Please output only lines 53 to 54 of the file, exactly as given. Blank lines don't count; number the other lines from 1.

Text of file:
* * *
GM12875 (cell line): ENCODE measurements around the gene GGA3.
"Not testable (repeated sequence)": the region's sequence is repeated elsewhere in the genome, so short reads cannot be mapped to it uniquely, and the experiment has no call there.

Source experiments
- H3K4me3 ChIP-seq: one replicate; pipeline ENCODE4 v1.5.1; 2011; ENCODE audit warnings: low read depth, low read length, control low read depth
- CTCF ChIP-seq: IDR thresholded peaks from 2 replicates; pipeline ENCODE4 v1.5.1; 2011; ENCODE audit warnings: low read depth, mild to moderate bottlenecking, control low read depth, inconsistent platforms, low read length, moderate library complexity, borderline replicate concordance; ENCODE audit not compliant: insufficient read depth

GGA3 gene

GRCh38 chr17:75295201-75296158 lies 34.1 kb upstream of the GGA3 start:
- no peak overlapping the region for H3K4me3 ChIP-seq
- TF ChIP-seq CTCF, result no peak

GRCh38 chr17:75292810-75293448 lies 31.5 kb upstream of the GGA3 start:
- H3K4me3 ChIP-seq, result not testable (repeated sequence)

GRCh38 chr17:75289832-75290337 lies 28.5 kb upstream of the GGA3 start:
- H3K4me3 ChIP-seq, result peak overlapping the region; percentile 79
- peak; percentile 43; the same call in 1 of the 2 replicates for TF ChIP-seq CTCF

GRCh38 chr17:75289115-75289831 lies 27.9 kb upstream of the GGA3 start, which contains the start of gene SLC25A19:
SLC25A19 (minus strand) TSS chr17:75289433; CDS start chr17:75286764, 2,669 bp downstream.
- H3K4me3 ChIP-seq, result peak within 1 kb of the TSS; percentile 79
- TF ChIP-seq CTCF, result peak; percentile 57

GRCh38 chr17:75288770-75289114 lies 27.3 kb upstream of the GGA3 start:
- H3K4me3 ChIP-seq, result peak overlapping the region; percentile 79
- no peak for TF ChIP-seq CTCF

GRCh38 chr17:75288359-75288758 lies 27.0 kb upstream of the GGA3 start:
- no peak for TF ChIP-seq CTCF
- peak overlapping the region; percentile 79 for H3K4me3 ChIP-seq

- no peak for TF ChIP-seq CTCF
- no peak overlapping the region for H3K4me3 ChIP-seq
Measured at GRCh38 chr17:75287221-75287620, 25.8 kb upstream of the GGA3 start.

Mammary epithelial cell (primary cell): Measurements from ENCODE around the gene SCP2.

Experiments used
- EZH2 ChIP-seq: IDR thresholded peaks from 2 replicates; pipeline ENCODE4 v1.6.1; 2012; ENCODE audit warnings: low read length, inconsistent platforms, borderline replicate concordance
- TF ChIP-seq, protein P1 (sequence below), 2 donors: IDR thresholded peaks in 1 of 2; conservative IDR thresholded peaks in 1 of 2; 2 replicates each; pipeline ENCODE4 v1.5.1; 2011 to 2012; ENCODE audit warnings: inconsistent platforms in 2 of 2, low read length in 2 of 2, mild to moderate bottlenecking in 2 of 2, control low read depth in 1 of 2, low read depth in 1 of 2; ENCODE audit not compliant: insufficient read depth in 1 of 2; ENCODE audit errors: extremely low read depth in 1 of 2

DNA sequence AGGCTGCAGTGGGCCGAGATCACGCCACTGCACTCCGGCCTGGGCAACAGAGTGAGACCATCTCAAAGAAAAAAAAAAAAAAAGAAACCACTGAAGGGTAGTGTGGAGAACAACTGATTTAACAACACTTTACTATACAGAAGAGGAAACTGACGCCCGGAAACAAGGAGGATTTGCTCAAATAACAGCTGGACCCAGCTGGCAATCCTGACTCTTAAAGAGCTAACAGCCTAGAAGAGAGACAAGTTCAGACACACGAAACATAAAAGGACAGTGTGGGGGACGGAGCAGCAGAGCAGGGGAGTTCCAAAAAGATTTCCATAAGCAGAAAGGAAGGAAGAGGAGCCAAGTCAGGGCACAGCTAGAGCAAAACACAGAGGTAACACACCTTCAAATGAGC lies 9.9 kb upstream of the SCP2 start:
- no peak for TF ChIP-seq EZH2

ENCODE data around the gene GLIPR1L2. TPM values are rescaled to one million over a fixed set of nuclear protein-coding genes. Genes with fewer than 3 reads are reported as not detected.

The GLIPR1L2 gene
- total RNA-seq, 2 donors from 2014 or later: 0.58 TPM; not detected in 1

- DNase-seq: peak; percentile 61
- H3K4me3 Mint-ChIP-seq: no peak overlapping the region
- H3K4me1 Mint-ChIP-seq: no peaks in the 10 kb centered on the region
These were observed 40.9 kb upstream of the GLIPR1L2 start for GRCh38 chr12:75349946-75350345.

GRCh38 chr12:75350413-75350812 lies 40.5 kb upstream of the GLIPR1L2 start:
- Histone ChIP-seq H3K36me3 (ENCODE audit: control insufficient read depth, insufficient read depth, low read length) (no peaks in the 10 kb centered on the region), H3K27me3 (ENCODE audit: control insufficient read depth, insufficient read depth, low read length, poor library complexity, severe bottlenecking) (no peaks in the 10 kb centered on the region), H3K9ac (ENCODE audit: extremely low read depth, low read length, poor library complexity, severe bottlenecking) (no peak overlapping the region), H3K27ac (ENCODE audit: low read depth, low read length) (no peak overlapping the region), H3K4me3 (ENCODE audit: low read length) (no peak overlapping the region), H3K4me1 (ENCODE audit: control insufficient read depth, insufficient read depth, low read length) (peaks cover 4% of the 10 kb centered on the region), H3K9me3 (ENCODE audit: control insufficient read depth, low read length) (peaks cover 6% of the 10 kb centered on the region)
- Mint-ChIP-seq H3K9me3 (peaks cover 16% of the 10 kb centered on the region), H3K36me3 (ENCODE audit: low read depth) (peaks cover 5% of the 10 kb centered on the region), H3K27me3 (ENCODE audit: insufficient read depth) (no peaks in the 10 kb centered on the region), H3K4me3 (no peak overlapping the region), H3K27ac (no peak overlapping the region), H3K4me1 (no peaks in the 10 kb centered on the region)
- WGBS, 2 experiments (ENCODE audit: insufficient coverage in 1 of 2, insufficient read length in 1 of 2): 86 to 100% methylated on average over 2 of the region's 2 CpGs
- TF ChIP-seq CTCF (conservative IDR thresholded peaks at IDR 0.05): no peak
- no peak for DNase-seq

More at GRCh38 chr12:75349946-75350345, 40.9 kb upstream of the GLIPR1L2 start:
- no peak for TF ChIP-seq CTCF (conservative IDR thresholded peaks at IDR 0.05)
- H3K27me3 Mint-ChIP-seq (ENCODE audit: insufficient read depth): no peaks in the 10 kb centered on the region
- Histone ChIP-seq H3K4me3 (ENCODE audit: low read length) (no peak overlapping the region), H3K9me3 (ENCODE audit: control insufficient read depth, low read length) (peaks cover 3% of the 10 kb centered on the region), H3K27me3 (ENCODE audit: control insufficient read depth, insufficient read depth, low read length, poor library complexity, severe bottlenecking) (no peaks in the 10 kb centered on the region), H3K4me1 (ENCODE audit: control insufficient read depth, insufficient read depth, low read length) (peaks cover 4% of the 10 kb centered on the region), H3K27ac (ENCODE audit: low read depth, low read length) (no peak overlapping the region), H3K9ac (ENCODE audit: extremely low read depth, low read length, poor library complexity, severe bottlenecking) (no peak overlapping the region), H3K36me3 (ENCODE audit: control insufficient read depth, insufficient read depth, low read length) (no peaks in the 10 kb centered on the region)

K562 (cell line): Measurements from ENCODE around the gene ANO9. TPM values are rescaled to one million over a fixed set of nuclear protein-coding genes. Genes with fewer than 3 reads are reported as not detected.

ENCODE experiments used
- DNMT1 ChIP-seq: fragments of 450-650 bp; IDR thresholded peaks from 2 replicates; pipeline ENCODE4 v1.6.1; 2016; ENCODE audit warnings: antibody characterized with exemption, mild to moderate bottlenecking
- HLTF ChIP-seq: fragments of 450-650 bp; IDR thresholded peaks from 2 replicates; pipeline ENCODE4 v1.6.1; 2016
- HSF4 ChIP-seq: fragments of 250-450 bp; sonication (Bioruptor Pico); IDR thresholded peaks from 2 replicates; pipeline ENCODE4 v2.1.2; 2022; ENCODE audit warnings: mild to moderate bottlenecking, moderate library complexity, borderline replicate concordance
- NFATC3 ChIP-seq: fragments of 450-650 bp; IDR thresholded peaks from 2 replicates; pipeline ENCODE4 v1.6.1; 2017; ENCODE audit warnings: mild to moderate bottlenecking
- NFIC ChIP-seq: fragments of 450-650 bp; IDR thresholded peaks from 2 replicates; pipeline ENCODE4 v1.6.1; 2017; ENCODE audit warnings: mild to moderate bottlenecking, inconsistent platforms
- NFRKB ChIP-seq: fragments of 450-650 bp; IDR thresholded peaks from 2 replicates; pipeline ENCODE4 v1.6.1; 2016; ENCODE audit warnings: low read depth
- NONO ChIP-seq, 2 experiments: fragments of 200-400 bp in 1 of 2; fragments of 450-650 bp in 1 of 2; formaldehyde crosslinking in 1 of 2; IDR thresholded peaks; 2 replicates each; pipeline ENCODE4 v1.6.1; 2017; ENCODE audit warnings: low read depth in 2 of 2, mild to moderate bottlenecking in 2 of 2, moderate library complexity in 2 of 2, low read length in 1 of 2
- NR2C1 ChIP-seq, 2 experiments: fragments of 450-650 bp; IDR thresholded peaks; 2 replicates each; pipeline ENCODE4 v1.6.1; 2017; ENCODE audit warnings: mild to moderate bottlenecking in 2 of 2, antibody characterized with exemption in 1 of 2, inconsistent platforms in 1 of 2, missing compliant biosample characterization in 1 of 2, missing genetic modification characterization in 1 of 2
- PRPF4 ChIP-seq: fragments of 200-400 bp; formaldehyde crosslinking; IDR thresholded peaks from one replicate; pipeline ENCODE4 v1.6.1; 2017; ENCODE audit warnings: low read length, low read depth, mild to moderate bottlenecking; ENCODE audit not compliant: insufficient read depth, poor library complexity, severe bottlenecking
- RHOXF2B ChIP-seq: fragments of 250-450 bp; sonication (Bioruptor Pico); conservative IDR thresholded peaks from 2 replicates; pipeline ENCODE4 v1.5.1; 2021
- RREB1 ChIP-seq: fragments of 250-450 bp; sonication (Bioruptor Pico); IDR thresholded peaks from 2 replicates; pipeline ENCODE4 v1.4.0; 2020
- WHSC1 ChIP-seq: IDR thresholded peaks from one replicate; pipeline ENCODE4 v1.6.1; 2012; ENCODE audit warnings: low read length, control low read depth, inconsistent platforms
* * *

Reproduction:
- DNMT1 ChIP-seq: fragments of 450-650 bp; IDR thresholded peaks from 2 replicates; pipeline ENCODE4 v1.6.1; 2016; ENCODE audit warnings: antibody characterized with exemption, mild to moderate bottlenecking
- HLTF ChIP-seq: fragments of 450-650 bp; IDR thresholded peaks from 2 replicates; pipeline ENCODE4 v1.6.1; 2016